I start the lesson by considering representations of perfect squares, such as the example x² + 4x + 4, getting pupils to try to arrange the algebra tile representation of x² + 4x + 4 into a square, and pushing them towards the factored form (x + 2)². There are some lovely points for discussion of patterns in the coefficient of x and constant terms, which may be useful to draw out for further development into the “official formula” in later lessons.
Next, I get pupils to arrange x² + 4x + 3 into the best approximation to a square they can manage. They find out that they are missing one red tile to “complete” the square. We discuss the idea of being one tile short and having to “borrow” a tile to finish the square off, giving rise to (x + 2)²  1.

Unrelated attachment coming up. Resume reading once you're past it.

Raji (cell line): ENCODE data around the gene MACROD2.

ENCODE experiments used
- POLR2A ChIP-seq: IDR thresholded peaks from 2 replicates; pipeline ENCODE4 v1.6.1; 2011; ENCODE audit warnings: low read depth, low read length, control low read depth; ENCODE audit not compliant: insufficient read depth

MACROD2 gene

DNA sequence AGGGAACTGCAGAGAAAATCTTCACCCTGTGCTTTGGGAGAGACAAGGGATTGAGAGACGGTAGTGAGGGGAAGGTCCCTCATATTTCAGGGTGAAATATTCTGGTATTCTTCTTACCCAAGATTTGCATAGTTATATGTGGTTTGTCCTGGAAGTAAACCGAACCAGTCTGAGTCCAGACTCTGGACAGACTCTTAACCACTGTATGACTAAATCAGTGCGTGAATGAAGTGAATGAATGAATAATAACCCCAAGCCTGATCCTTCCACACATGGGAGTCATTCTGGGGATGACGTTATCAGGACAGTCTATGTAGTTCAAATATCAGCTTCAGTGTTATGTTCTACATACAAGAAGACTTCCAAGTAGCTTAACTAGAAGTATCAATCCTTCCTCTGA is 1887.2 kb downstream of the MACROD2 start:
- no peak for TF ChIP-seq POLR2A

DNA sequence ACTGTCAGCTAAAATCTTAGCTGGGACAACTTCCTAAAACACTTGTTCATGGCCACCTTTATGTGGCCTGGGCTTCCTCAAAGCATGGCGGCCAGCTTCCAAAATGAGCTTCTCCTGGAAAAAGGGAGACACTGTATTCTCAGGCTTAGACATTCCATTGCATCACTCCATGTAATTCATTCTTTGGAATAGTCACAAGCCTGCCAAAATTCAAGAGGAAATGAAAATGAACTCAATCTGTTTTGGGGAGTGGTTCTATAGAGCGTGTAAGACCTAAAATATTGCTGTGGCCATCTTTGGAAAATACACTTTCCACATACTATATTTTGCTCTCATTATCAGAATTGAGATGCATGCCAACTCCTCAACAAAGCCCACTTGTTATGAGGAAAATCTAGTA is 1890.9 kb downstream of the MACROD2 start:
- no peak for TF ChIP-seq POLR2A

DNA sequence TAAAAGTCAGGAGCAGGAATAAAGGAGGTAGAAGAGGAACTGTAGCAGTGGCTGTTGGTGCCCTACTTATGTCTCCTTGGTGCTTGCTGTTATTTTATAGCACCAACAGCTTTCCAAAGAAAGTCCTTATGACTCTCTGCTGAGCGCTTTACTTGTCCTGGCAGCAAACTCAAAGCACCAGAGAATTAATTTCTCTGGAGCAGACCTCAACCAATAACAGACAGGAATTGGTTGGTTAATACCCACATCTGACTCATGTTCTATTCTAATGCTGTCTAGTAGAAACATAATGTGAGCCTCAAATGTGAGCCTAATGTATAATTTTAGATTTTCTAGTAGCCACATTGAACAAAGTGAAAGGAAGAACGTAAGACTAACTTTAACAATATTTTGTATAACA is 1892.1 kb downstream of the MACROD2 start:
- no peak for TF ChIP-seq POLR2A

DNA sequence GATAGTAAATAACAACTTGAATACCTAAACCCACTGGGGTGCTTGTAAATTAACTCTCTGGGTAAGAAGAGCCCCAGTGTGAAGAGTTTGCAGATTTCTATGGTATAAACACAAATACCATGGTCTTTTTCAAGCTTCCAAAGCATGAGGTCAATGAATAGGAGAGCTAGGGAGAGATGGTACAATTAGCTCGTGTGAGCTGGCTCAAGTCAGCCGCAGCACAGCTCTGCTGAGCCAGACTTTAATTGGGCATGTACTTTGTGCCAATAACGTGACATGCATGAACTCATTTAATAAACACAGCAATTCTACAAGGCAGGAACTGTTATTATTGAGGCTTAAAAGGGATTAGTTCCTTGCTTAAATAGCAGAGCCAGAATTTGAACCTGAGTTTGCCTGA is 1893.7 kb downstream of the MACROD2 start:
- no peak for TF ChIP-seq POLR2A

I then get pupils to do some on their own, using tiles and a template worksheet to support. A good challenge is to ask them to work with odd coefficients of x – pupils may suggest they need to “cut” the x strips in half, again leading nicely into development of the official formula.
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